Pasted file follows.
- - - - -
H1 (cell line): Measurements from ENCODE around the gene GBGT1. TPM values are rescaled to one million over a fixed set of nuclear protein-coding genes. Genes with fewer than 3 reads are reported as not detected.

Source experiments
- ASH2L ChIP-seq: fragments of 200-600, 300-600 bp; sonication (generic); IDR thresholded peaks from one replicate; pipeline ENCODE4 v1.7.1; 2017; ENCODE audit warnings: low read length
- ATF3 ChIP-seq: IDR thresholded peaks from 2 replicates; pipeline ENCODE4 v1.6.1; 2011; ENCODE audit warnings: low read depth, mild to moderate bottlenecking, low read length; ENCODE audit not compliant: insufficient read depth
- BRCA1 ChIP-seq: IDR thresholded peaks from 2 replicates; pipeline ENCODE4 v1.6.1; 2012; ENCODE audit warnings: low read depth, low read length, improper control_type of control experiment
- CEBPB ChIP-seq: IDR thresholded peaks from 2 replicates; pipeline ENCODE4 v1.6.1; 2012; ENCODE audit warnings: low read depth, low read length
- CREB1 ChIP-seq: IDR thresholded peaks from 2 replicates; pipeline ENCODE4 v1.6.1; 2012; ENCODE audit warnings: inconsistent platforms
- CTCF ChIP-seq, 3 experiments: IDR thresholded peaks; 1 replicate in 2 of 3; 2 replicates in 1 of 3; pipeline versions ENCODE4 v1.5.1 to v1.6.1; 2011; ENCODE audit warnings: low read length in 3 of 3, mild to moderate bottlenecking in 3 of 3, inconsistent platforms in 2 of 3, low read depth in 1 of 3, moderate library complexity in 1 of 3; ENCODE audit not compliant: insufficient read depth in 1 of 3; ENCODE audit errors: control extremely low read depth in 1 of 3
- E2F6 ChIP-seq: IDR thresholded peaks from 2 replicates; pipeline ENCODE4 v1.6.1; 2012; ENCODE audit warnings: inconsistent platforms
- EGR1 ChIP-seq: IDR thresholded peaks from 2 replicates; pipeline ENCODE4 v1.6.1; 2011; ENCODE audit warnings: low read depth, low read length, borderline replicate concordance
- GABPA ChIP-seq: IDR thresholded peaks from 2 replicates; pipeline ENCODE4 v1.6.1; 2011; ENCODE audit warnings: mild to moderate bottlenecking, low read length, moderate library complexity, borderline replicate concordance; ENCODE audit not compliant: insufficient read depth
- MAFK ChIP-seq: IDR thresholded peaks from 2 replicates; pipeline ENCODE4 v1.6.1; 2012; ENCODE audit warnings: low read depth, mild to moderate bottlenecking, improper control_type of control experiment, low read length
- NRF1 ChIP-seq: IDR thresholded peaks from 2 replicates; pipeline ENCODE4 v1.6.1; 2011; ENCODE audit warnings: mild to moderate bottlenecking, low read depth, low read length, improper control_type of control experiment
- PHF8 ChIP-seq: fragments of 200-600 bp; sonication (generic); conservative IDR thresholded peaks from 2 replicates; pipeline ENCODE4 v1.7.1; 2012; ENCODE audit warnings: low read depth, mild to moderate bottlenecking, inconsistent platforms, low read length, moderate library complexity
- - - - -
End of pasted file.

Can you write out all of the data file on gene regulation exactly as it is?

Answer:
H1 (cell line): Measurements from ENCODE around the gene GBGT1. TPM values are rescaled to one million over a fixed set of nuclear protein-coding genes. Genes with fewer than 3 reads are reported as not detected.

Source experiments
- ASH2L ChIP-seq: fragments of 200-600, 300-600 bp; sonication (generic); IDR thresholded peaks from one replicate; pipeline ENCODE4 v1.7.1; 2017; ENCODE audit warnings: low read length
- ATF3 ChIP-seq: IDR thresholded peaks from 2 replicates; pipeline ENCODE4 v1.6.1; 2011; ENCODE audit warnings: low read depth, mild to moderate bottlenecking, low read length; ENCODE audit not compliant: insufficient read depth
- BRCA1 ChIP-seq: IDR thresholded peaks from 2 replicates; pipeline ENCODE4 v1.6.1; 2012; ENCODE audit warnings: low read depth, low read length, improper control_type of control experiment
- CEBPB ChIP-seq: IDR thresholded peaks from 2 replicates; pipeline ENCODE4 v1.6.1; 2012; ENCODE audit warnings: low read depth, low read length
- CREB1 ChIP-seq: IDR thresholded peaks from 2 replicates; pipeline ENCODE4 v1.6.1; 2012; ENCODE audit warnings: inconsistent platforms
- CTCF ChIP-seq, 3 experiments: IDR thresholded peaks; 1 replicate in 2 of 3; 2 replicates in 1 of 3; pipeline versions ENCODE4 v1.5.1 to v1.6.1; 2011; ENCODE audit warnings: low read length in 3 of 3, mild to moderate bottlenecking in 3 of 3, inconsistent platforms in 2 of 3, low read depth in 1 of 3, moderate library complexity in 1 of 3; ENCODE audit not compliant: insufficient read depth in 1 of 3; ENCODE audit errors: control extremely low read depth in 1 of 3
- E2F6 ChIP-seq: IDR thresholded peaks from 2 replicates; pipeline ENCODE4 v1.6.1; 2012; ENCODE audit warnings: inconsistent platforms
- EGR1 ChIP-seq: IDR thresholded peaks from 2 replicates; pipeline ENCODE4 v1.6.1; 2011; ENCODE audit warnings: low read depth, low read length, borderline replicate concordance
- GABPA ChIP-seq: IDR thresholded peaks from 2 replicates; pipeline ENCODE4 v1.6.1; 2011; ENCODE audit warnings: mild to moderate bottlenecking, low read length, moderate library complexity, borderline replicate concordance; ENCODE audit not compliant: insufficient read depth
- MAFK ChIP-seq: IDR thresholded peaks from 2 replicates; pipeline ENCODE4 v1.6.1; 2012; ENCODE audit warnings: low read depth, mild to moderate bottlenecking, improper control_type of control experiment, low read length
- NRF1 ChIP-seq: IDR thresholded peaks from 2 replicates; pipeline ENCODE4 v1.6.1; 2011; ENCODE audit warnings: mild to moderate bottlenecking, low read depth, low read length, improper control_type of control experiment
- PHF8 ChIP-seq: fragments of 200-600 bp; sonication (generic); conservative IDR thresholded peaks from 2 replicates; pipeline ENCODE4 v1.7.1; 2012; ENCODE audit warnings: low read depth, mild to moderate bottlenecking, inconsistent platforms, low read length, moderate library complexity